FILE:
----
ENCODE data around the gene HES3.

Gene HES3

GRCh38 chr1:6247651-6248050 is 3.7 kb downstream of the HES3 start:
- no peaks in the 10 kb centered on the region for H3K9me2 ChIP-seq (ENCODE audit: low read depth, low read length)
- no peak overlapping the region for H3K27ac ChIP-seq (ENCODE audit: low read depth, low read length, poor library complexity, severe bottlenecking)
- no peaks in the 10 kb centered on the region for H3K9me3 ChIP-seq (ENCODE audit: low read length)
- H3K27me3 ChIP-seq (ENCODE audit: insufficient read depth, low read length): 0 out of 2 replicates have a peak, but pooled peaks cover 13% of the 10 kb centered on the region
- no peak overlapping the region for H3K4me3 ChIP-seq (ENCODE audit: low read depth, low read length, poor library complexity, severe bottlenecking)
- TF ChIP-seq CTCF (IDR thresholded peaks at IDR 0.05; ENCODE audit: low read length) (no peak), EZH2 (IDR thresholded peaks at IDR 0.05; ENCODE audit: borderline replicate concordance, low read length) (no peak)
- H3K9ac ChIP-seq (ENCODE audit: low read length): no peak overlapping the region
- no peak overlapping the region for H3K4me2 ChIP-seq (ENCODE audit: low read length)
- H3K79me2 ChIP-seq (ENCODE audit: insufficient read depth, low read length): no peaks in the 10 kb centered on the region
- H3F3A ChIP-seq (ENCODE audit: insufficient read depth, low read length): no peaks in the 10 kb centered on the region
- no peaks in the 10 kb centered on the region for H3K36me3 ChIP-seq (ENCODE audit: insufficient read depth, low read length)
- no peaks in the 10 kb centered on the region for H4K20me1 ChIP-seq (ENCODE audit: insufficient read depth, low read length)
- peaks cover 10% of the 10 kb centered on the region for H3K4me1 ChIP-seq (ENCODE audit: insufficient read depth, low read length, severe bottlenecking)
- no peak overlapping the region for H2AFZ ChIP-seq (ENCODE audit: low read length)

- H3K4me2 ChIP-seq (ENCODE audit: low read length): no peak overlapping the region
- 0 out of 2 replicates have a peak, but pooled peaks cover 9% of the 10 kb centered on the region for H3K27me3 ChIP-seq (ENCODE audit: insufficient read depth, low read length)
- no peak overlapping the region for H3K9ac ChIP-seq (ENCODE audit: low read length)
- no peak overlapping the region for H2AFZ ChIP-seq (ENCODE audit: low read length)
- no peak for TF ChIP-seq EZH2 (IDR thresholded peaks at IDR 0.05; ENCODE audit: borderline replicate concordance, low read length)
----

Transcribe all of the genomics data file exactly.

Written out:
ENCODE data around the gene HES3.

Gene HES3

GRCh38 chr1:6247651-6248050 is 3.7 kb downstream of the HES3 start:
- no peaks in the 10 kb centered on the region for H3K9me2 ChIP-seq (ENCODE audit: low read depth, low read length)
- no peak overlapping the region for H3K27ac ChIP-seq (ENCODE audit: low read depth, low read length, poor library complexity, severe bottlenecking)
- no peaks in the 10 kb centered on the region for H3K9me3 ChIP-seq (ENCODE audit: low read length)
- H3K27me3 ChIP-seq (ENCODE audit: insufficient read depth, low read length): 0 out of 2 replicates have a peak, but pooled peaks cover 13% of the 10 kb centered on the region
- no peak overlapping the region for H3K4me3 ChIP-seq (ENCODE audit: low read depth, low read length, poor library complexity, severe bottlenecking)
- TF ChIP-seq CTCF (IDR thresholded peaks at IDR 0.05; ENCODE audit: low read length) (no peak), EZH2 (IDR thresholded peaks at IDR 0.05; ENCODE audit: borderline replicate concordance, low read length) (no peak)
- H3K9ac ChIP-seq (ENCODE audit: low read length): no peak overlapping the region
- no peak overlapping the region for H3K4me2 ChIP-seq (ENCODE audit: low read length)
- H3K79me2 ChIP-seq (ENCODE audit: insufficient read depth, low read length): no peaks in the 10 kb centered on the region
- H3F3A ChIP-seq (ENCODE audit: insufficient read depth, low read length): no peaks in the 10 kb centered on the region
- no peaks in the 10 kb centered on the region for H3K36me3 ChIP-seq (ENCODE audit: insufficient read depth, low read length)
- no peaks in the 10 kb centered on the region for H4K20me1 ChIP-seq (ENCODE audit: insufficient read depth, low read length)
- peaks cover 10% of the 10 kb centered on the region for H3K4me1 ChIP-seq (ENCODE audit: insufficient read depth, low read length, severe bottlenecking)
- no peak overlapping the region for H2AFZ ChIP-seq (ENCODE audit: low read length)

- H3K4me2 ChIP-seq (ENCODE audit: low read length): no peak overlapping the region
- 0 out of 2 replicates have a peak, but pooled peaks cover 9% of the 10 kb centered on the region for H3K27me3 ChIP-seq (ENCODE audit: insufficient read depth, low read length)
- no peak overlapping the region for H3K9ac ChIP-seq (ENCODE audit: low read length)
- no peak overlapping the region for H2AFZ ChIP-seq (ENCODE audit: low read length)
- no peak for TF ChIP-seq EZH2 (IDR thresholded peaks at IDR 0.05; ENCODE audit: borderline replicate concordance, low read length)